Elsevier probes its peer reviewers for potential citation manipulation

Elsevier probes its peer reviewers for potential citation manipulation

Elsevier is investigating potential manipulative citations by its peer reviewers. Of the nearly 55,000 academics who review for Elsevier’s various journals, the publisher has found that close to 500 have consistently had their studies cited in papers they have reviewed. These results emerged from a study on citation patterns published earlier this month by Elsevier's analytics experts Jeroen Baas and Catriona Fennell in SSRN (formerly known as Social Science Research Network), a repository for social sciences and humanities.

The study found that about 99% reviewers were cited in less than 10% of the papers they reviewed. However, about 1% (500 reviewers) were consistently referenced in papers that came to them for review. Elsevier is looking into these citations to ascertain whether they were prey to coercive citation, a practice by which reviewers ask authors to include citations to their own papers in exchange for a favorable assessment of the author’s paper.

Since this issue came to light, Elsevier has instructed its journal editors to check the relevance of citations in papers reviewed by the academics under probe. In the cases where citations seem forced, the editors will seek a justification from the reviewers. If not satisfied with the explanation, Elsevier will permanently delist the reviewers from their board and stop sending them papers to review.

About the papers themselves, Elsevier is yet to decide on how to proceed. As retracting the papers will penalize the authors who are not at fault in this scenario, they may consider retracting the citations. Another option, offers Fennell, a co-author on the study, is to issue corrections. She adds, “We’re still working out the best way forward.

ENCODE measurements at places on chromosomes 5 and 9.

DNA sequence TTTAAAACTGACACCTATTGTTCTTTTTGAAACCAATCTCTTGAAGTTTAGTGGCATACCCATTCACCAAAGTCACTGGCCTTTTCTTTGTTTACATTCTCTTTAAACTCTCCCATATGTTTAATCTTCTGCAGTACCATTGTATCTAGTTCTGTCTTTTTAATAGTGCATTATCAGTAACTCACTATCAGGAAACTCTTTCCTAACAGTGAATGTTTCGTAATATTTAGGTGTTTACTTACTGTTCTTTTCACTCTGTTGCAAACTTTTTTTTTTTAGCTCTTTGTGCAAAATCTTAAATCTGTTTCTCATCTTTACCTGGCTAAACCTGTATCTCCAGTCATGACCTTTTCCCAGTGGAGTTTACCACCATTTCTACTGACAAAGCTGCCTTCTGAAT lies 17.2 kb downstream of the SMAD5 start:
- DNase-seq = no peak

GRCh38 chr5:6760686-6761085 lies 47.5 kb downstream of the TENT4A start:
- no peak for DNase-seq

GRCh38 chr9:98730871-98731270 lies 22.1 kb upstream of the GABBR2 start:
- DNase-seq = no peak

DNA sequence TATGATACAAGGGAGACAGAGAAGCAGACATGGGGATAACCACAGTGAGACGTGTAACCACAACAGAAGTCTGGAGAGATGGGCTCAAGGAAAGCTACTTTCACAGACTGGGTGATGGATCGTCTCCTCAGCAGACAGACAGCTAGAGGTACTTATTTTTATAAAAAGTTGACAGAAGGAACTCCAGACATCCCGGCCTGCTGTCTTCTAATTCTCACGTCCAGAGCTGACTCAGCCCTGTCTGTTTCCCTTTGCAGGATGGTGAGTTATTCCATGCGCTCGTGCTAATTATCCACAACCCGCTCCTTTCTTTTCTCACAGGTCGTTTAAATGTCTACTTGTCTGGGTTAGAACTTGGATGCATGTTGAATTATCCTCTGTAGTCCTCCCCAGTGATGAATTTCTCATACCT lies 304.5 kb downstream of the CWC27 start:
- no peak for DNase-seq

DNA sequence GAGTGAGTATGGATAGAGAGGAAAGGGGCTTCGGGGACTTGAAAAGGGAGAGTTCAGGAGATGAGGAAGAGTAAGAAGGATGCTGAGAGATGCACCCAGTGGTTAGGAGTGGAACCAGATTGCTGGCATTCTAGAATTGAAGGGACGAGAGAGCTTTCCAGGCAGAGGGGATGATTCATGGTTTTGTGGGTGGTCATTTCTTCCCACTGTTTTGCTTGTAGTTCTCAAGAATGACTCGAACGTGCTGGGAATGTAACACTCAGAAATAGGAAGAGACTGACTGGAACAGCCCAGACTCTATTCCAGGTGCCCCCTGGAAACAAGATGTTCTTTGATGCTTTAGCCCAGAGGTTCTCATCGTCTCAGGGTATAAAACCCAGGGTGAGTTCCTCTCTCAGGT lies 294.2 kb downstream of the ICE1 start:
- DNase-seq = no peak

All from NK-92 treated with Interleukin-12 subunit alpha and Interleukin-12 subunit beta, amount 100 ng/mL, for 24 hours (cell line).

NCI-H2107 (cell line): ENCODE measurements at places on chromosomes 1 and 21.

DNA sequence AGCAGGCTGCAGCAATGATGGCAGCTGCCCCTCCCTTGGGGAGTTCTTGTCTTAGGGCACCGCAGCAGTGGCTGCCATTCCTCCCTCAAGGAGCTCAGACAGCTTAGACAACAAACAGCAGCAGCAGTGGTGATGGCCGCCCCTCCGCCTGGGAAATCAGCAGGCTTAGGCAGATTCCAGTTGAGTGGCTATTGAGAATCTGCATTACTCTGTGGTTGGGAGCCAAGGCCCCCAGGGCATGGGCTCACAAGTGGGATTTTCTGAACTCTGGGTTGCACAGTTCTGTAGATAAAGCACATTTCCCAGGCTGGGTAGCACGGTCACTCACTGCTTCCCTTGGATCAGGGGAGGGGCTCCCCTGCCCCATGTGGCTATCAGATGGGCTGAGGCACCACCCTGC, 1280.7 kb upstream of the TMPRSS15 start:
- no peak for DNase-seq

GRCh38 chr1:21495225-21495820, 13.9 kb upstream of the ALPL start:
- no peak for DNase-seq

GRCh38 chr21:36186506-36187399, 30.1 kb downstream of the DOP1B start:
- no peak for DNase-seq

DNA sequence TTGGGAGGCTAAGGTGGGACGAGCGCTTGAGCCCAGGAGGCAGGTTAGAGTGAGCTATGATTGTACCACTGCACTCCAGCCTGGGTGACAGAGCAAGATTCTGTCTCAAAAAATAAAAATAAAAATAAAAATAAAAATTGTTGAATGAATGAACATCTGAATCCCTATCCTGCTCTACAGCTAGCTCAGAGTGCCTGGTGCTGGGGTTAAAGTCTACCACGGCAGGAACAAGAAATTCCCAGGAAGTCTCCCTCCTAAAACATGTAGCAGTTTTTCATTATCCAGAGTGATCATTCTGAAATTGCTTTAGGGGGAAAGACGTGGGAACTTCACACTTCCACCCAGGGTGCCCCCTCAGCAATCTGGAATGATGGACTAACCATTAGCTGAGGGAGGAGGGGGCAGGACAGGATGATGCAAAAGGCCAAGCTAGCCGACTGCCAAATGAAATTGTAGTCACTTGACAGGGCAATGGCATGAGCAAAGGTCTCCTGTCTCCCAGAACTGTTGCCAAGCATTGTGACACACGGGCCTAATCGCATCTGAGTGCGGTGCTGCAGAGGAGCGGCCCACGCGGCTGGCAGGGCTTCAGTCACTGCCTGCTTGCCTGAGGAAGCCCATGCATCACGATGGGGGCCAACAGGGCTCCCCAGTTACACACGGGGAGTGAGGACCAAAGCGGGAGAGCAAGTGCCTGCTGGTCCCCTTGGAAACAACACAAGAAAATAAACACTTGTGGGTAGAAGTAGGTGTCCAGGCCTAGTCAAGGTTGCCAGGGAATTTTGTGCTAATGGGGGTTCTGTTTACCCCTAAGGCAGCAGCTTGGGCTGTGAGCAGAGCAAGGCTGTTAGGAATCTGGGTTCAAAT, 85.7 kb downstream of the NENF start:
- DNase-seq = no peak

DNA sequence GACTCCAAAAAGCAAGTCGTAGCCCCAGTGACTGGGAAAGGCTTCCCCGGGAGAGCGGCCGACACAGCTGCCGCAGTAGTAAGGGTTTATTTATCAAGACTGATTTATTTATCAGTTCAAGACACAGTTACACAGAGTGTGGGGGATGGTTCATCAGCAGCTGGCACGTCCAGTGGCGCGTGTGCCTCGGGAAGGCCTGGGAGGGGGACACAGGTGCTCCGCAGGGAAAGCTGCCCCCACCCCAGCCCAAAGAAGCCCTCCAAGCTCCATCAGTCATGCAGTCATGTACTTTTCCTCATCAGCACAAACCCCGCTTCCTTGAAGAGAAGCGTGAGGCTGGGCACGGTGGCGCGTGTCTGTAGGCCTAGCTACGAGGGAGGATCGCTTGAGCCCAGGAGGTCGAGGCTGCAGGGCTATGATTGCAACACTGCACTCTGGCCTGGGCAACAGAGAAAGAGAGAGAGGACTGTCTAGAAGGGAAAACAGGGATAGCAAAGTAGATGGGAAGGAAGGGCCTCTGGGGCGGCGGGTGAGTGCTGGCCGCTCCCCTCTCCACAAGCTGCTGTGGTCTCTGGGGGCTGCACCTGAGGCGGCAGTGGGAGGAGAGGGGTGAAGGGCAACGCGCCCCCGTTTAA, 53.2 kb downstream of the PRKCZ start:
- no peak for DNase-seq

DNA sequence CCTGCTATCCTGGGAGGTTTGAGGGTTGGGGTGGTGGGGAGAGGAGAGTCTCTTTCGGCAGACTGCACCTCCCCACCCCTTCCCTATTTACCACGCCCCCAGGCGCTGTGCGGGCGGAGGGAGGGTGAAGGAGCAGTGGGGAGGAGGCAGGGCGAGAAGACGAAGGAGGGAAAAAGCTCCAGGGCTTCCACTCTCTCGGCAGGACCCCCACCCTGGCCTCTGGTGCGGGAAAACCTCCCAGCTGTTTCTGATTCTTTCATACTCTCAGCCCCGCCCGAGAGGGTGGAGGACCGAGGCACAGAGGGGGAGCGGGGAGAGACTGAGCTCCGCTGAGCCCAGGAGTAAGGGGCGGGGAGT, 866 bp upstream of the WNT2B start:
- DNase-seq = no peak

To deal with manipulative citation, several scientists have asked for a reduced dependency or even removal of citation metrics as criteria for gauging the quality of a paper and the productivity of a scientist. Sanjay Srivastava, a psychologist at the University of Oregon in Eugene, believes that “when we link professional advancement and pay attention too strongly to citation-based metrics, we incentivize self-citation.”

On its part, Elsevier will be impressing upon reviewers that the citations they request for should be relevant and necessary. In collaboration with Wageningen University & Research (WUR), it is also exploring methods to automatically identify and call out potentially manipulative citations.

Jonathan Wren, a bioinformatician at the University of Oklahoma Medical Research Foundation in Oklahoma City and also an associate editor with Bioinformatics, shared with Nature that he is working on an algorithm to detect unusual patterns in papers, including excessive citations.

The Committee of Publishing Ethics (COPE) has recently provided guidance on the issue, in its discussion paper released in July. In the paper, COPE aims to establish what qualifies for manipulative citation, how to deal with it, and how to safeguard against it. 

With Peer Review Week around the corner, COPE’s guidelines and Elsevier’s action points have put the spotlight on an important aspect of the quality of peer review.

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